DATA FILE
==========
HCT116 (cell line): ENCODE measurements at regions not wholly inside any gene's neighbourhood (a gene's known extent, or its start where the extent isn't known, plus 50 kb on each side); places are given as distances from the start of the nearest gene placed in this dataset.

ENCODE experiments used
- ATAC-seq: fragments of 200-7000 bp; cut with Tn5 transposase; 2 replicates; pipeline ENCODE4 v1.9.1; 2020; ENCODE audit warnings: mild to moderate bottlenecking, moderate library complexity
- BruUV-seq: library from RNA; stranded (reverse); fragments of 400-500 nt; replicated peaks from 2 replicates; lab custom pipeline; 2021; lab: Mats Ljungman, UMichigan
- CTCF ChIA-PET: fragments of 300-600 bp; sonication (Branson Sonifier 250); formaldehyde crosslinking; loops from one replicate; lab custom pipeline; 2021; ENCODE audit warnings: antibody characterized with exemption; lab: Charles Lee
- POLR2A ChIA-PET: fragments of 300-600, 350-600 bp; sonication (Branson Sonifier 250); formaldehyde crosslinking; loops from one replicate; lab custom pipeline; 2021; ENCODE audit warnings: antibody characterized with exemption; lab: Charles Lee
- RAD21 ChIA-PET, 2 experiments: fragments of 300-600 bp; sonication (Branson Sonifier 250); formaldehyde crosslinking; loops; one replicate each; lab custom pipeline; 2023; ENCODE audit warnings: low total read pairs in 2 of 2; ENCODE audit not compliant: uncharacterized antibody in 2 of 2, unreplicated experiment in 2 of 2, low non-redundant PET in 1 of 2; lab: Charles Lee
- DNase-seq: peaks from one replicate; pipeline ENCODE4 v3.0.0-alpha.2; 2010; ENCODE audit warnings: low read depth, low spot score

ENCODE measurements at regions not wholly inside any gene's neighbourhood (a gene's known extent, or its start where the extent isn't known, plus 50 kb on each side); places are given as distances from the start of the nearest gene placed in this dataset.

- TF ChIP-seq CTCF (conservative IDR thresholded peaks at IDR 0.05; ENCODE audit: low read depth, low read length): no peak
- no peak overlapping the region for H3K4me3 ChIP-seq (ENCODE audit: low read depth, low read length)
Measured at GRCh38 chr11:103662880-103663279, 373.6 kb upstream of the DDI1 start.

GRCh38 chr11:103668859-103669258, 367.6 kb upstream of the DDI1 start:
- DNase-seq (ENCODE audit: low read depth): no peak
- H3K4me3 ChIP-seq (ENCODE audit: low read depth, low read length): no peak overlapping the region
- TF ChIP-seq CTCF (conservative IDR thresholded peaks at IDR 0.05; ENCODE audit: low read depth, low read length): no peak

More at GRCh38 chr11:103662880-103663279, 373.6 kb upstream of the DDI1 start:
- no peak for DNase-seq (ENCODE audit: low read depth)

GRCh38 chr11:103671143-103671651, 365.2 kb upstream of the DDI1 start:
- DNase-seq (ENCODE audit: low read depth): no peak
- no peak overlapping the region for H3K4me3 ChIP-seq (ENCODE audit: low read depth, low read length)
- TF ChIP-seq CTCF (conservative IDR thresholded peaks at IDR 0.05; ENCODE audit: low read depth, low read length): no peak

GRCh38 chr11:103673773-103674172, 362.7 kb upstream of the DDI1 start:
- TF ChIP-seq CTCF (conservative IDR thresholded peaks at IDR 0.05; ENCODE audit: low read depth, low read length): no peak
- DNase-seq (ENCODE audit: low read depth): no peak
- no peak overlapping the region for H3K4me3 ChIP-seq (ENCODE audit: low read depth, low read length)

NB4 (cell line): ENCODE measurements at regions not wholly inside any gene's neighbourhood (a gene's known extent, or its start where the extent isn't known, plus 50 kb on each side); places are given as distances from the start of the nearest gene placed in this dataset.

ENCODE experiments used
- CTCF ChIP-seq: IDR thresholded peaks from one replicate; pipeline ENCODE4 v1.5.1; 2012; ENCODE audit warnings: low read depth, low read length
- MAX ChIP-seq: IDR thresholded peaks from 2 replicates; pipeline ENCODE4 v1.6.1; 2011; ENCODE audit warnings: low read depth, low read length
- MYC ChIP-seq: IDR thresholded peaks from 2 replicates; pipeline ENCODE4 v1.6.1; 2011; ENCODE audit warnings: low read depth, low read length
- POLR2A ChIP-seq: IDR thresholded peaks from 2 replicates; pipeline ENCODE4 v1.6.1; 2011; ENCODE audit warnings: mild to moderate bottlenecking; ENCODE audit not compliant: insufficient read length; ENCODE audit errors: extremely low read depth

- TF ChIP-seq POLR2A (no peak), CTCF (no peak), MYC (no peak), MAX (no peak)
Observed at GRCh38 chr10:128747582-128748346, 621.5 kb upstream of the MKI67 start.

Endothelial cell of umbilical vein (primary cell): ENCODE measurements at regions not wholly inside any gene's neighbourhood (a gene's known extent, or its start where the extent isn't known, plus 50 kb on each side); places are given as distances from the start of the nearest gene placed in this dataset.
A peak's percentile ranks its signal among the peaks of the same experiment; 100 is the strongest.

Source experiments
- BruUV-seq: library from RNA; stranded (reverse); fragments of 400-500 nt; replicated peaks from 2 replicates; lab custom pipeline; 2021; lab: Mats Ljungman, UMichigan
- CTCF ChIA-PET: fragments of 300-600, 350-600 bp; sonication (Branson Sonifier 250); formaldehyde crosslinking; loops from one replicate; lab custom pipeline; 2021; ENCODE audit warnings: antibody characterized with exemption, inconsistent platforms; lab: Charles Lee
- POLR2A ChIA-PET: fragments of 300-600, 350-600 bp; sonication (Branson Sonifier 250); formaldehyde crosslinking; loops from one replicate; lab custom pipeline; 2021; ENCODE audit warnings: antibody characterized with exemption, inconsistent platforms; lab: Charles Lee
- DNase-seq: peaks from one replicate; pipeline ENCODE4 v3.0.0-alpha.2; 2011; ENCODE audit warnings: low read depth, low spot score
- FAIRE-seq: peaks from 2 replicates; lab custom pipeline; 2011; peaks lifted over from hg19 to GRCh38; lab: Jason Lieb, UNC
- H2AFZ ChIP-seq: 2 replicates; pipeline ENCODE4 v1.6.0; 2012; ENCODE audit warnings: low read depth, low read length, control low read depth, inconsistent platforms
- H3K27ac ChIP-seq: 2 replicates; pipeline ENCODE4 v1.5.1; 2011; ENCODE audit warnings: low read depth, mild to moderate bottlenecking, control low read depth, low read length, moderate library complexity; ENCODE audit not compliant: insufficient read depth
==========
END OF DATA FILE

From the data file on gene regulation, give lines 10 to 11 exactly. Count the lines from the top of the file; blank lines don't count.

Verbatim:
- TF ChIP-seq CTCF (conservative IDR thresholded peaks at IDR 0.05; ENCODE audit: low read depth, low read length): no peak
- no peak overlapping the region for H3K4me3 ChIP-seq (ENCODE audit: low read depth, low read length)